The Christmas Island IDC is one of the rare moments when a utopia takes concrete form. It is what happens to dreams, when dreams become concrete. It might also be embodied proof of Goya’s reminder: the sleep of reason produces monsters. The IDC also puts paid to any notion you ever had that the Howard government, even in its rare “wild” moments, ever thought there would be significant numbers arriving. Recall: it is only designed to house 420 people, with contingency accommodation for a further 420. If a few hundred men arrived each year, and no one else, it would be inappropriate, but adaptable. Given either larger numbers arriving (including any number of women and children), or no people at all, it is a totally dysfunctional monster. It was built to spill, and it has, necessitating further construction near the purpose-built IDC, and the resumption of a growing archipelago of sites and facilities on the mainland such as Baxter and Leonora. But perhaps it’s not dysfunctional, in that it’s not meant to “work” in this way: it was never intended to, and it isn’t expected to any time soon. Perhaps its monstrosity is intentional: it’s meant to teach us all a lesson. But what that lesson is depends, precisely, on what we choose to learn. •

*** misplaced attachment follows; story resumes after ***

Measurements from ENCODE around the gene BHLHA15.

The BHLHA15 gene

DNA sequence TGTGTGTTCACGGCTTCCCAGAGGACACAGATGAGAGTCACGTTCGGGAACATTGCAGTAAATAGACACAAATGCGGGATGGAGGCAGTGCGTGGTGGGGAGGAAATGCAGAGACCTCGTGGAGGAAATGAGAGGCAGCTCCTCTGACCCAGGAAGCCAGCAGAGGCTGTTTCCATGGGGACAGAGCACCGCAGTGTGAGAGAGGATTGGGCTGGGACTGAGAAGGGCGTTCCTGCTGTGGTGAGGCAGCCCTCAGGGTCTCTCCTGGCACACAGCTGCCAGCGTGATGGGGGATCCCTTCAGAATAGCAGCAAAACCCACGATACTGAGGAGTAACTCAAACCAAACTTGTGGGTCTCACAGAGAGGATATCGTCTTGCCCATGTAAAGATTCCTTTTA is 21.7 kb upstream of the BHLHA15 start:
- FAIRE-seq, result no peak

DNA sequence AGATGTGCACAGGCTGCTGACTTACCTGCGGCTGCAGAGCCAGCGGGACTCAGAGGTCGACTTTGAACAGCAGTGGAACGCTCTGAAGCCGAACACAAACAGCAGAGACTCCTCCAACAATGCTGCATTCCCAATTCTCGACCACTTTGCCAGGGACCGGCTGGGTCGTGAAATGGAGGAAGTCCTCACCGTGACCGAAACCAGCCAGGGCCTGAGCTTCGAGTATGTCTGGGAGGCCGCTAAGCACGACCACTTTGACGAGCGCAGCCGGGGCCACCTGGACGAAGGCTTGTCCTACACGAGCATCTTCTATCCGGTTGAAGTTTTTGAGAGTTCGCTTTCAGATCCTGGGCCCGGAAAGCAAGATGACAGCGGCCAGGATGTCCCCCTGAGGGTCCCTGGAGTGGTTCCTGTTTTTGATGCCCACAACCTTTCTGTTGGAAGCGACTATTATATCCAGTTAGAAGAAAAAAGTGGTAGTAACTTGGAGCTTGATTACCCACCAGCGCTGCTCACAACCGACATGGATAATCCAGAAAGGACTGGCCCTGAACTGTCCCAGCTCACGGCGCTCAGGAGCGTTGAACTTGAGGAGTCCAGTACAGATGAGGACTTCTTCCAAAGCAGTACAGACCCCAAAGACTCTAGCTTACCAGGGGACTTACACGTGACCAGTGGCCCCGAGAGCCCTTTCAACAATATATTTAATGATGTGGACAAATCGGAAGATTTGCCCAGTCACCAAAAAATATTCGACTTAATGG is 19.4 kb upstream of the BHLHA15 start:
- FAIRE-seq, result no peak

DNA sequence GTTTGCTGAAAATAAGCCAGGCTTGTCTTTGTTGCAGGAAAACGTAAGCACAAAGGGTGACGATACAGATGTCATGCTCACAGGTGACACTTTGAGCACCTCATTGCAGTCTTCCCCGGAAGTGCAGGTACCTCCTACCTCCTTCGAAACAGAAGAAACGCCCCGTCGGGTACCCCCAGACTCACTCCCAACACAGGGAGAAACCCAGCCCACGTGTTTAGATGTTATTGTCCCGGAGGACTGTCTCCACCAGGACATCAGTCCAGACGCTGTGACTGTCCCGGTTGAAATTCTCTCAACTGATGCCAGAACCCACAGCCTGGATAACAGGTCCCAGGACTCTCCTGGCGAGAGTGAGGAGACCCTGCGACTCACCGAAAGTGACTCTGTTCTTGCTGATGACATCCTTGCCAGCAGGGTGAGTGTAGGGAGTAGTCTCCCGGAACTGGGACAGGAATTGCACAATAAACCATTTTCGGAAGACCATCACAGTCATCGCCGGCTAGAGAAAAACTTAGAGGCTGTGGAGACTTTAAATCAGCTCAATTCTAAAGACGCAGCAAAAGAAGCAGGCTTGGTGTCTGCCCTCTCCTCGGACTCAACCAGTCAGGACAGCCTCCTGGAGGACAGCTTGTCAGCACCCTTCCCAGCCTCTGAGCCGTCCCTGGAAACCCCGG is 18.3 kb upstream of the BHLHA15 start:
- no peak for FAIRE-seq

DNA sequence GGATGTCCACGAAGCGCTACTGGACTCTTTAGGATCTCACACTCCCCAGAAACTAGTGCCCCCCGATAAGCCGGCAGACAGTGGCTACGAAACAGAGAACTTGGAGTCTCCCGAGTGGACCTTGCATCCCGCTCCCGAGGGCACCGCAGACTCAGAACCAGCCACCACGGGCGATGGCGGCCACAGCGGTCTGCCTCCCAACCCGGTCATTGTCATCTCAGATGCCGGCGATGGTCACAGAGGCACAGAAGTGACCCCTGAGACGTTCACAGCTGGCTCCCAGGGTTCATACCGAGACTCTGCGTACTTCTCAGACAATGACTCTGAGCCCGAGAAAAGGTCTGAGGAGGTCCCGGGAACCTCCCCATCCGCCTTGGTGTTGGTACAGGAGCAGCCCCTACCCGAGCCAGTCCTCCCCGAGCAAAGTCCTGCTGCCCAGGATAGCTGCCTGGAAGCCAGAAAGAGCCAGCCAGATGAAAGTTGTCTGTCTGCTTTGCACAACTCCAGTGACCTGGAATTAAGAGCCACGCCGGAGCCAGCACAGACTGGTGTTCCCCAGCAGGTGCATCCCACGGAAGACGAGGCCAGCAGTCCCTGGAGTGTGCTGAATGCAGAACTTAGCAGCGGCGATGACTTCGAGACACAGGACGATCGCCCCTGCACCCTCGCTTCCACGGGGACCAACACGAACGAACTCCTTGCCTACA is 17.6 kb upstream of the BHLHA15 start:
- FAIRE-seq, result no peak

Peter Chambers is a PhD candidate working on the borders of politics, social theory and political sociology at the University of Melbourne.